My favourite film is Fish Tank. No other character is cinema resonates with me more than Mia, the central character. There is so much of her that I can see in my teen-aged self. Her desire for something better than what she sees in around of her. Her temper. Her constant battling with her mother. I did not grow up an environment like that of the film, but I did grow up with people who did. It is a world I am familiar with, even if at the end of the day, I got to go back to the safety of my own house and my loving parent- many of my friends and acquaintances throughout my teenage years did not. I feel that I have enough of a real life understanding of the world that Arnold explores, in a way that I do not with other films.
A few years back, I was speaking on a panel about the film, and a discussion arose as to whether Mia’s mother in the film could be described as ‘evil’. I strongly felt that the word was far too harsh; she in fact reminded me of one of my friend’s mothers, whom I cared about deeply. But most people in the audience disagreed. One woman came up to me after the event and explained that she was on my side. She didn’t see the mother as evil, because her own mother, who she loved, was far worse. The woman’s reality, in this case, gave her a different world view, and therefore a different opinion of the character. And whilst neither side of the argument is incorrect, both came away with a deeper understanding of how the other group felt.
The takeaway from the above event is hopefully that the emotional response to a film is going to be dependent on the life experiences of the viewer. And whilst this will differ greatly from person to person, there are definite trends, divided by many, many things, that affect how a group of people are going to respond to a film. And what should be learned from Camilla Long’s article today is that it is important, now more than ever, to ensure that when a film is released, that we ask ourselves, as people who commentate on a film, just who the film is for, what it means, and if our contribution to the conversation is important, because NEWSFLASH- sometimes it isn’t.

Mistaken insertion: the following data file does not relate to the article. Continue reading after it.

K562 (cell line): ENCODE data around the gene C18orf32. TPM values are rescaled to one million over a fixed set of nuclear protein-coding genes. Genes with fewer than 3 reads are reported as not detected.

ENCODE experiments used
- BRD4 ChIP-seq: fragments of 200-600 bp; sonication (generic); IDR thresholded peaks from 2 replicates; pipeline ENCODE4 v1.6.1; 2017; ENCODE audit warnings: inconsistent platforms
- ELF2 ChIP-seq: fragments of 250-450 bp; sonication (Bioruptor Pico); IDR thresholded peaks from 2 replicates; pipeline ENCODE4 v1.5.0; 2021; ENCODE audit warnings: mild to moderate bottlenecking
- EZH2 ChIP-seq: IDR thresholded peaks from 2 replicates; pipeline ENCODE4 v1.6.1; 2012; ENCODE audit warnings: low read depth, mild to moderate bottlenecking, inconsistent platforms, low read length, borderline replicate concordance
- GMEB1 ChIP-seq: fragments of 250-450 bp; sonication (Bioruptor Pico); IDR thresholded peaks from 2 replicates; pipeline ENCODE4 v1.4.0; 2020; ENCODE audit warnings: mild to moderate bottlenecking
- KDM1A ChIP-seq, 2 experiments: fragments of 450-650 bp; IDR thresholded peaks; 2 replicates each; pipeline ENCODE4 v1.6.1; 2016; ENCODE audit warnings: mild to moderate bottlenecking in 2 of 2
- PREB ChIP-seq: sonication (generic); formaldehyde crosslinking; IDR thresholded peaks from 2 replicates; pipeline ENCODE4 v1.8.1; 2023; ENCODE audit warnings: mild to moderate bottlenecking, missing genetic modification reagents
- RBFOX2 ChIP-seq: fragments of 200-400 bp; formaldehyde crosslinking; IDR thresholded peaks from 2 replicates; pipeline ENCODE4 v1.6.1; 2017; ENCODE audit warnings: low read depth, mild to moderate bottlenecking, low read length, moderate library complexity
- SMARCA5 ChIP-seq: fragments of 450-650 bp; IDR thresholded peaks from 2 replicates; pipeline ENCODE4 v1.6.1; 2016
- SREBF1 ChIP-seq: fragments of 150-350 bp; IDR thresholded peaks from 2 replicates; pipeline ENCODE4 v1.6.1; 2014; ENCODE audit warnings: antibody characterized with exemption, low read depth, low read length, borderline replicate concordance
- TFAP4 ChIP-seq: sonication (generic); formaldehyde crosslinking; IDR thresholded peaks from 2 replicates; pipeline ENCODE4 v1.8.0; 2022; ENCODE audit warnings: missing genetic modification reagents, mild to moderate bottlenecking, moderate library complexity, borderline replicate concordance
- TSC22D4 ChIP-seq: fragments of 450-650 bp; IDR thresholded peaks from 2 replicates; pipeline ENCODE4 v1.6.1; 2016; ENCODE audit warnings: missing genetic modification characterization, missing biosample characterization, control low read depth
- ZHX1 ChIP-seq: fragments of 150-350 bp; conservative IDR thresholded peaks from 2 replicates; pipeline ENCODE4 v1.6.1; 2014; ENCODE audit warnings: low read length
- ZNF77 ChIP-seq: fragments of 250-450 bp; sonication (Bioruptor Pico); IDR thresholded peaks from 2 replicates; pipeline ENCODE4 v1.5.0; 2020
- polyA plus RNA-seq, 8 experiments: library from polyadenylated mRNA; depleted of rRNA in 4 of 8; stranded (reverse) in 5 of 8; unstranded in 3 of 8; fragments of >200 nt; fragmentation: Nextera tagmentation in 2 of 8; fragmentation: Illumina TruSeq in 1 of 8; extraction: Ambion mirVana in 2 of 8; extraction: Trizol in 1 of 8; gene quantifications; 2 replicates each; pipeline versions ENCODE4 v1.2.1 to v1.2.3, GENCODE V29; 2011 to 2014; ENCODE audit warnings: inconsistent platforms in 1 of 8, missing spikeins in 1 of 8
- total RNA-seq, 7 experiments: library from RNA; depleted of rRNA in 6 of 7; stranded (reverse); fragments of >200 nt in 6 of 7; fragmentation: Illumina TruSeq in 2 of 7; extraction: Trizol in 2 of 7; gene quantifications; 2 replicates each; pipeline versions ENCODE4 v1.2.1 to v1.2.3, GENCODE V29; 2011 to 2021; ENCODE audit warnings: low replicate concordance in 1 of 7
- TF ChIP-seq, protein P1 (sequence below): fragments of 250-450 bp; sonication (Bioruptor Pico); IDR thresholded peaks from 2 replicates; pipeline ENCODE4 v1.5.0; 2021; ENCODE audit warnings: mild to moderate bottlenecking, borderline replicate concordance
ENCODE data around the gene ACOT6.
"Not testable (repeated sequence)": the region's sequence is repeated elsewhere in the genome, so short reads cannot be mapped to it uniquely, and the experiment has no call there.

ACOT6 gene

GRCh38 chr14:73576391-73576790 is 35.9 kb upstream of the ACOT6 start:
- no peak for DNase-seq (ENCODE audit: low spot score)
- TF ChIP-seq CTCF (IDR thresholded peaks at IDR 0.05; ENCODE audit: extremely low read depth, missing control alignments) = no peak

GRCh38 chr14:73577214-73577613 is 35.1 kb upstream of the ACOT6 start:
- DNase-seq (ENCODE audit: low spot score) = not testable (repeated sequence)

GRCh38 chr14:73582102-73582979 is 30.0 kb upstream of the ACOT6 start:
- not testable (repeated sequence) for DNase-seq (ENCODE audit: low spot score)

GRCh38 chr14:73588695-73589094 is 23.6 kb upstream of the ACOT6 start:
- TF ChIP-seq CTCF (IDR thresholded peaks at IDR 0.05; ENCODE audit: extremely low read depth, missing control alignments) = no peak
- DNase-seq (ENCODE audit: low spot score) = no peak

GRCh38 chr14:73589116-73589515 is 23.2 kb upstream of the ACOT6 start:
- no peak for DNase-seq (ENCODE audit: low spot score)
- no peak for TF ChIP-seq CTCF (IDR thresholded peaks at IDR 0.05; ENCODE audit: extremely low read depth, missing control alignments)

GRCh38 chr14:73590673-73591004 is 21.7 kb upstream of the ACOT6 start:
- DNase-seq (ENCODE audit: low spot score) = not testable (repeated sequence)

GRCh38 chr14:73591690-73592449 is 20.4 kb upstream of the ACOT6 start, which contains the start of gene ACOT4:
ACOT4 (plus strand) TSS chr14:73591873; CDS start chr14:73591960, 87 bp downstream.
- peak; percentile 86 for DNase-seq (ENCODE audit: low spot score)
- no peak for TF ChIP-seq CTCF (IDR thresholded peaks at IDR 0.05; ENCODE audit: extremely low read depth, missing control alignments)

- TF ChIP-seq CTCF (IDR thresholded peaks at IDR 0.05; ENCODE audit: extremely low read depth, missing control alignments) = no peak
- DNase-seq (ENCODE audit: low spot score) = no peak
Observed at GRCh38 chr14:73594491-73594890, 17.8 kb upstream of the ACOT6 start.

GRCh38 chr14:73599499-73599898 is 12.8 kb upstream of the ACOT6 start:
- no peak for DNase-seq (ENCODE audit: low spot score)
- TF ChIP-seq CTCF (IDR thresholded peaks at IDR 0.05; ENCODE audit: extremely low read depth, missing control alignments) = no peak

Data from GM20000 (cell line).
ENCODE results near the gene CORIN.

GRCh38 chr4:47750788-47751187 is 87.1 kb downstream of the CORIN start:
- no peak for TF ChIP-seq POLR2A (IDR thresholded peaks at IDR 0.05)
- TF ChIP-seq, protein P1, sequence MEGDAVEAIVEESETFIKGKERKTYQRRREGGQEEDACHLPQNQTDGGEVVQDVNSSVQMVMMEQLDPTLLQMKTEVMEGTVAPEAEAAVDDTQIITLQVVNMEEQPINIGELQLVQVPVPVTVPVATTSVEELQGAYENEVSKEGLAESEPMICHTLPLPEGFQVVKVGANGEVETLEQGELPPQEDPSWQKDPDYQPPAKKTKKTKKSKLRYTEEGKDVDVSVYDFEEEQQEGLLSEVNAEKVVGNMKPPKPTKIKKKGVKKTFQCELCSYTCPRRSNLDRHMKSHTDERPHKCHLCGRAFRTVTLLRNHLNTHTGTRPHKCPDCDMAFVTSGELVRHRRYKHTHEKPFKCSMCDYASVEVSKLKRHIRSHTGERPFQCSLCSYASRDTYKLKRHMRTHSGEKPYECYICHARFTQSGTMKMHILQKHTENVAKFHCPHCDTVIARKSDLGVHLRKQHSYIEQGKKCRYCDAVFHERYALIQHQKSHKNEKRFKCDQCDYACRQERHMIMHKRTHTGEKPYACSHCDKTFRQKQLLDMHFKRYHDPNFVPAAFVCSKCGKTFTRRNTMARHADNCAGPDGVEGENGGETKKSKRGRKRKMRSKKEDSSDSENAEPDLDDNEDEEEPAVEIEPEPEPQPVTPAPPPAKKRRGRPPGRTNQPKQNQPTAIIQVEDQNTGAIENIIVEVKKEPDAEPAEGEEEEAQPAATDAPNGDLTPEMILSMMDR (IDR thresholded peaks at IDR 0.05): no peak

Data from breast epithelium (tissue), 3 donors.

It seems that not everybody can get on board with this idea. Camilla Long’s latest punchline in her career as a ‘film critic’ is a piece that she wrote, commenting that Moonlight left her feeling empty- in fact, according to her pinned tweet, it will leave ‘you’ feeling empty, as if ‘we’ are all the same person. She then makes the strange remark that the film will be irrelevant to the audience, who will be mainly made up of white, straight, middle class people. Now, she is entitled not to like the film- no film should be above criticism, but what makes very little sense is that if she believes that a film is only relevant to the demographic of the characters shown in the film, then why on earth does she feel qualified to be writing about it in the first place? Surely, by asserting that the film will be irrelevant to people like herself (straight, white, middle-class), then she’s acknowledging that her own opinion, is in turn, irrelevant. One can only assume that Long didn’t consider the opinions of the black and / or LGBT community because she didn’t see their opinions as being as important as her own, or more shockingly, didn’t know what their opinions were, because she doesn’t see anything that isn’t directly in front of her face.